Upcoming theatre piece
Upcoming theatre piece
It is a contemporary physical theatre piece, brought to life by Ubom! Eastern Cape Drama Company, Rhodes University and the Amaphiko Township Dance Project, and is accompanied by the Kingswood College Band.
This dance and musical journey depicts the historical meeting of white Americans and African slaves – but told from an unusual viewpoint, says choreographer Sifiso Sikhakhane.
The concept came to Sikhakhane, a Rhodes University third-year Drama student, when he saw a documentary about a lullaby sung by Sierra Leonese slaves in America. After centuries away from Africa, the song had survived, even though its meaning had long been forgotten.
Then it was discovered that the song still existed in Sierra Leone and, in its native tongue, it was actually a funeral song. "The documentary made me question my own language and identity," said Sikhakhane, and he believes that even though a person may "speak and live in another language, "the language you cry in shows your identity."
The slaves in America held on to their African identity by singing a funeral song, even though in time the meaning of the words was lost. Sikhakhane uses the story of the song to explore what language, memory and our personal histories mean. He says language is something that connects a person to their ancestral roots and that even though memories are not tangible, they exist.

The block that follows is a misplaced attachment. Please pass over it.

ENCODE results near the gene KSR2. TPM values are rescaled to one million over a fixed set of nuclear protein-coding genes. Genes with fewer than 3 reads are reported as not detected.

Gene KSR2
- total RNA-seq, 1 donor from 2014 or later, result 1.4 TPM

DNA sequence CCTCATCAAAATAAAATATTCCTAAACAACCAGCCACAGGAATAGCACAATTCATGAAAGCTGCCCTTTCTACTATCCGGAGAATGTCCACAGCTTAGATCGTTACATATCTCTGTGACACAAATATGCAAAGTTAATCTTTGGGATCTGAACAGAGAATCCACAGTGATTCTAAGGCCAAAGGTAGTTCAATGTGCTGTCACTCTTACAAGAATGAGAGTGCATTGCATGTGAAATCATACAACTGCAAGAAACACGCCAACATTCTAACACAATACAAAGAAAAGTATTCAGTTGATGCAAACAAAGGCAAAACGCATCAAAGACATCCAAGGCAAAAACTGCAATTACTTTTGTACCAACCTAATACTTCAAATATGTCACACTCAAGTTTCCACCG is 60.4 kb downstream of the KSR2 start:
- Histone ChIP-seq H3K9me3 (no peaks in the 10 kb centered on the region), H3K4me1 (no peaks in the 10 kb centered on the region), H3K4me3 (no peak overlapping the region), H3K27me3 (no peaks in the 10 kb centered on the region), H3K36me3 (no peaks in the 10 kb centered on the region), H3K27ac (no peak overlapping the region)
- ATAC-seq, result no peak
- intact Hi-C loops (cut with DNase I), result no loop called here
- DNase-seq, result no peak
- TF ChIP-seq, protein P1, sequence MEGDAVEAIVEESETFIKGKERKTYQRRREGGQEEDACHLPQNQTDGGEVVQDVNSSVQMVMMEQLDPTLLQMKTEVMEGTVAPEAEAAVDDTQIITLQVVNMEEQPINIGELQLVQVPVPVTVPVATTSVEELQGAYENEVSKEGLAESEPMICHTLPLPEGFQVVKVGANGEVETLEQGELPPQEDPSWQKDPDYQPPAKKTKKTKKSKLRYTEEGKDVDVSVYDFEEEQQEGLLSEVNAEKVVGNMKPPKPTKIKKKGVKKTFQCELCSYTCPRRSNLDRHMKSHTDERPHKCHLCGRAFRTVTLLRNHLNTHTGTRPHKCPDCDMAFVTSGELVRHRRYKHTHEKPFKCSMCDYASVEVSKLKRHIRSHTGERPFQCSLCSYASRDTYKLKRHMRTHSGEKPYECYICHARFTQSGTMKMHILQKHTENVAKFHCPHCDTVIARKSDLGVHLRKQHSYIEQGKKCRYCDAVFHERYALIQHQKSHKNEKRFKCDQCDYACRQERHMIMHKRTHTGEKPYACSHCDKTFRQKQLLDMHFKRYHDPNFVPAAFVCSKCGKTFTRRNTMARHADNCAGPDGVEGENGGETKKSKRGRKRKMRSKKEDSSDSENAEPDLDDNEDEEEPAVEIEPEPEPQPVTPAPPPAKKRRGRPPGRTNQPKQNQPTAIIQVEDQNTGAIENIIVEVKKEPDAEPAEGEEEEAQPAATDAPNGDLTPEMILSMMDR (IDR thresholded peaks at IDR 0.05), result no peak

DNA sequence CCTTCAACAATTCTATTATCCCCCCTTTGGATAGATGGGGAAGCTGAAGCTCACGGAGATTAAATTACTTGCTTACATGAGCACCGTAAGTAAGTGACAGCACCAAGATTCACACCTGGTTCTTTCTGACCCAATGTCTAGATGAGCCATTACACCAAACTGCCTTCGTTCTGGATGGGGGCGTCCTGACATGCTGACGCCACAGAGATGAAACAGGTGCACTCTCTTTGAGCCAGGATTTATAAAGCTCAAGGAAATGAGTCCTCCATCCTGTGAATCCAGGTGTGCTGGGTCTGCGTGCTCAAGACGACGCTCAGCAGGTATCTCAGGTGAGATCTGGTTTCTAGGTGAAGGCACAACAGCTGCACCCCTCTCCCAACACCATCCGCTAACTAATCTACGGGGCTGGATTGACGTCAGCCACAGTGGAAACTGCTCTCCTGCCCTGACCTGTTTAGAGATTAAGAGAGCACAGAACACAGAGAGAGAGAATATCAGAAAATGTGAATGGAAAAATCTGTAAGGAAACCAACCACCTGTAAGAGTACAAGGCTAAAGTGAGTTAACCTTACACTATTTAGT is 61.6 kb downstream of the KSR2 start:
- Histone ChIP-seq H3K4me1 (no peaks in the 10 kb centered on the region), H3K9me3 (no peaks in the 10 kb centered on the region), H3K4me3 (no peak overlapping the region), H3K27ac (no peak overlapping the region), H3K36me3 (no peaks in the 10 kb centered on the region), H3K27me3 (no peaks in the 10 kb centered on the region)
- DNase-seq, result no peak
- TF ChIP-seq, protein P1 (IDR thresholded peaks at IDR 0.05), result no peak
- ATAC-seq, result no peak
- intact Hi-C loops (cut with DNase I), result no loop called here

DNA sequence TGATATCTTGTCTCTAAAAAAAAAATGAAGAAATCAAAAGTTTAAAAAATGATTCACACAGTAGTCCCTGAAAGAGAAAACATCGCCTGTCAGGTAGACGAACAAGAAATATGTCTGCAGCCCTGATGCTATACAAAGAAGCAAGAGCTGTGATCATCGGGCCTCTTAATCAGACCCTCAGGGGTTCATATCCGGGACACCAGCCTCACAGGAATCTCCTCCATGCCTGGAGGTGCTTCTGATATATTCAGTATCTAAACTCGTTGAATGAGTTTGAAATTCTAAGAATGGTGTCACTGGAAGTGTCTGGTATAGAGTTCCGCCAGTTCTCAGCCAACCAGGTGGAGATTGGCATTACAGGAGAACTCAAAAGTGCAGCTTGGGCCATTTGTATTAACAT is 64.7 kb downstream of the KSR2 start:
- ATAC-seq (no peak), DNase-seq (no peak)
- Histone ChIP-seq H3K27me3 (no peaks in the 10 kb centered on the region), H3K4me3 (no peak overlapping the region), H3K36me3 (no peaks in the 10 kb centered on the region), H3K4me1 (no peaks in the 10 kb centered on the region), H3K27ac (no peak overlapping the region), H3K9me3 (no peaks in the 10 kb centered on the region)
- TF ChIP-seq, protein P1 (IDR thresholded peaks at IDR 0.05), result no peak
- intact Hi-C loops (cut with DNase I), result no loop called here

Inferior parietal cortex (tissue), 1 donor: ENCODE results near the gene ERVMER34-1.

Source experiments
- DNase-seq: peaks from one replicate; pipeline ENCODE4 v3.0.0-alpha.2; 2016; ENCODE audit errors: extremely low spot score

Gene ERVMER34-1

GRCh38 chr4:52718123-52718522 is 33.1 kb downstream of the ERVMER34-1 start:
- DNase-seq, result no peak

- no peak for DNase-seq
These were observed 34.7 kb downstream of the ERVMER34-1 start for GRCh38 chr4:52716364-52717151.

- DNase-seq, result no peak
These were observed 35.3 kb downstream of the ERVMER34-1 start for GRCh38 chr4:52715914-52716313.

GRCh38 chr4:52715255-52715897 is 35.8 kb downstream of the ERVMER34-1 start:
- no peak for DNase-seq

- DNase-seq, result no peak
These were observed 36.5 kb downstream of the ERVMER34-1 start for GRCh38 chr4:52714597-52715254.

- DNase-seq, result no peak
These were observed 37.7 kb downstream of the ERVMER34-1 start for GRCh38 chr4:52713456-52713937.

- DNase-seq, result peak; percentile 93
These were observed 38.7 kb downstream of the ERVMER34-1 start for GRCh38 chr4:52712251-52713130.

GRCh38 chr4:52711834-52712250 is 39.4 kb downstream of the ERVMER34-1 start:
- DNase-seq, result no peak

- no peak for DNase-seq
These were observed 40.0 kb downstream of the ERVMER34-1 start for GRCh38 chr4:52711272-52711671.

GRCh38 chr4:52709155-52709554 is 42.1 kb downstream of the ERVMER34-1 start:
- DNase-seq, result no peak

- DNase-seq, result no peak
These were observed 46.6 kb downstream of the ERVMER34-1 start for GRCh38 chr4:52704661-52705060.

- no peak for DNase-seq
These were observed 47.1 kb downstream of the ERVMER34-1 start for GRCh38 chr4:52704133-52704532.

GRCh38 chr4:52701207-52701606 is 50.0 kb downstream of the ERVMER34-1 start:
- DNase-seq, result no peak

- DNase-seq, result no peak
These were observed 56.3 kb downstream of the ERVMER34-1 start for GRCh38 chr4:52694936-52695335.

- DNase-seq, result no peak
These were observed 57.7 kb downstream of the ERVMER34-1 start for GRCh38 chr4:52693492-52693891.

As for the cast, (four of the dancers are school children, six are Rhodes students, and 47 pupils make up the Kingswood Band), Sikhakhane said they had been very professional, dedicated and talented. He also observed the dynamic between the children from different parts of Grahamstown and how this influenced the performance.
"The kids from Kingswood and Amaphiko are from completely different backgrounds, and they come together and share themselves, and bring their histories." Through a fusion of dance, music and some singing
The cast of dancers from Rhodes University and the Amaphiko project will move to the sounds of the Kingswood College Band to present their histories, as well as those of their characters. "This African-American story has been told so many times," says Sikhakhane, "but I want it to be about our individual histories."